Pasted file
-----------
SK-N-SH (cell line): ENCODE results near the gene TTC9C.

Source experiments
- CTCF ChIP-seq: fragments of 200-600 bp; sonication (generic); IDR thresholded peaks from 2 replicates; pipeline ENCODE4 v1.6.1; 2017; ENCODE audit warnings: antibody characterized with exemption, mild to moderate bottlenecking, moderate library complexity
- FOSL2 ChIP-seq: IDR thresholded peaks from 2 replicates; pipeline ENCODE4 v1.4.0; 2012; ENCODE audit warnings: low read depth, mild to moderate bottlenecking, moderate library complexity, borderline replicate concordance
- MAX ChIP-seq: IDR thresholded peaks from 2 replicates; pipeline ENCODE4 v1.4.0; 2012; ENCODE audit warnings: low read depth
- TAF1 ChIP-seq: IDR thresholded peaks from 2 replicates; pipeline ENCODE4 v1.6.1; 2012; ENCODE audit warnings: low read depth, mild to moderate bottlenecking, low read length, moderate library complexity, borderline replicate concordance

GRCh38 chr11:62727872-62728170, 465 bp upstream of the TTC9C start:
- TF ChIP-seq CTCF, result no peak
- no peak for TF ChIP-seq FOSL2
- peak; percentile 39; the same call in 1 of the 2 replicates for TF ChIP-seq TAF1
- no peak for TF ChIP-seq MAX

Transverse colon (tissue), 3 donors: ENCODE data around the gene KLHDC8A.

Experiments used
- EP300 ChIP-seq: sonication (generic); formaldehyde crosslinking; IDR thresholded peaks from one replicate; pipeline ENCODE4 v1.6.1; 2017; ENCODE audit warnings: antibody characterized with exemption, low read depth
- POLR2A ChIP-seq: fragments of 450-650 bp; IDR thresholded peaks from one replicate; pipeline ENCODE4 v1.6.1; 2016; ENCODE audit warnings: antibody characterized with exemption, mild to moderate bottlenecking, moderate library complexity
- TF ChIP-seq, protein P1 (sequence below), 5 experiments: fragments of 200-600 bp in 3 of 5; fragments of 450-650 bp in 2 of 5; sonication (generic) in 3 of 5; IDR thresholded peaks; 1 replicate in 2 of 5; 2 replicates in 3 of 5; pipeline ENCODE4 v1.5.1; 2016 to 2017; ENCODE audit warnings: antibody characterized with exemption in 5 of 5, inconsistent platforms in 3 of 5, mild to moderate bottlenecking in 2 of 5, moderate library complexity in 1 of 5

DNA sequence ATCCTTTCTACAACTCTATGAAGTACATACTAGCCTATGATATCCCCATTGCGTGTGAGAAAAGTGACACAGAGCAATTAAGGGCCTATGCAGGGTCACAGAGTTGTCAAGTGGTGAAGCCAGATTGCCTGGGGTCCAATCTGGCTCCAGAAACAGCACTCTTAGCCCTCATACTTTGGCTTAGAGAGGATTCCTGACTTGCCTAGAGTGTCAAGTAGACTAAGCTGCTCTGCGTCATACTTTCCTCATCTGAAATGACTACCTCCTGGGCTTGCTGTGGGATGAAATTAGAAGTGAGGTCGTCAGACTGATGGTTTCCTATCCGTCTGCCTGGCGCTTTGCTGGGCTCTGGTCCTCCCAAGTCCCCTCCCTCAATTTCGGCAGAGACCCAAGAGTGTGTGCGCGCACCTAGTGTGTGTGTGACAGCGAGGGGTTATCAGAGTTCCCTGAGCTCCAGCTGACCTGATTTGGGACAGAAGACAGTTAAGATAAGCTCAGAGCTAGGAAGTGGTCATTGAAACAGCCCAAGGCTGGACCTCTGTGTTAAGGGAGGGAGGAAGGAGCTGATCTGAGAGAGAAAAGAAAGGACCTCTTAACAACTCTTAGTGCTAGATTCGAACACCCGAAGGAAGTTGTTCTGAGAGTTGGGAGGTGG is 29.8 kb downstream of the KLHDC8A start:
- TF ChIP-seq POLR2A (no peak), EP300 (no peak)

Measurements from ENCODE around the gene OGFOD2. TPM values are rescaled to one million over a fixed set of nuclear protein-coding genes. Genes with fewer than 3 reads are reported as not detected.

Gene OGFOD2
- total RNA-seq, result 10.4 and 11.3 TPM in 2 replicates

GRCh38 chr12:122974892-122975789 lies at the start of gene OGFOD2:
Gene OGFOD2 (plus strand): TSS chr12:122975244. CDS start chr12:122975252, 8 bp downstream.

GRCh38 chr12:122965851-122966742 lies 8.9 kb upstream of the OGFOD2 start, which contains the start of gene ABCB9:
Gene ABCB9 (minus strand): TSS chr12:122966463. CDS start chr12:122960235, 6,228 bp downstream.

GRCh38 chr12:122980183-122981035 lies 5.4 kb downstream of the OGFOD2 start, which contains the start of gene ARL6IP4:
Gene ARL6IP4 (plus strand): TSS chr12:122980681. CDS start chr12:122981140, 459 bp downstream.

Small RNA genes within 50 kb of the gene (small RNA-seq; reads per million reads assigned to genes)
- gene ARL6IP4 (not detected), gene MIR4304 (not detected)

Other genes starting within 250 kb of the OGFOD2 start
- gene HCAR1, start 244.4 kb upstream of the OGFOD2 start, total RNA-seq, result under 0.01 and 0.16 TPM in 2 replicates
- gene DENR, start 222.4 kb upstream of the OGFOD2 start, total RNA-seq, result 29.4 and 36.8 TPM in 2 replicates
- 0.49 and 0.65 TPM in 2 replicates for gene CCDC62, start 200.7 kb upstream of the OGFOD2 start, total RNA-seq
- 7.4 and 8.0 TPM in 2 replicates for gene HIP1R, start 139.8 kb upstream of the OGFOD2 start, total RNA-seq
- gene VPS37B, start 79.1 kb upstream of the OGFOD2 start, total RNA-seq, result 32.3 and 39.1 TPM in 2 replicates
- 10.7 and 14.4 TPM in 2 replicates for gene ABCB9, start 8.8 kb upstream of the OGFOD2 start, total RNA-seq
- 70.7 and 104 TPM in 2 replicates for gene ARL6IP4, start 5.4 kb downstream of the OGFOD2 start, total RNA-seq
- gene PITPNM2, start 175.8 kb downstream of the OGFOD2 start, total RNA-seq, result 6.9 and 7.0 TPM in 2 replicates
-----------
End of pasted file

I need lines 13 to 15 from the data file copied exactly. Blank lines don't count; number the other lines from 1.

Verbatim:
Experiments used
- EP300 ChIP-seq: sonication (generic); formaldehyde crosslinking; IDR thresholded peaks from one replicate; pipeline ENCODE4 v1.6.1; 2017; ENCODE audit warnings: antibody characterized with exemption, low read depth
- POLR2A ChIP-seq: fragments of 450-650 bp; IDR thresholded peaks from one replicate; pipeline ENCODE4 v1.6.1; 2016; ENCODE audit warnings: antibody characterized with exemption, mild to moderate bottlenecking, moderate library complexity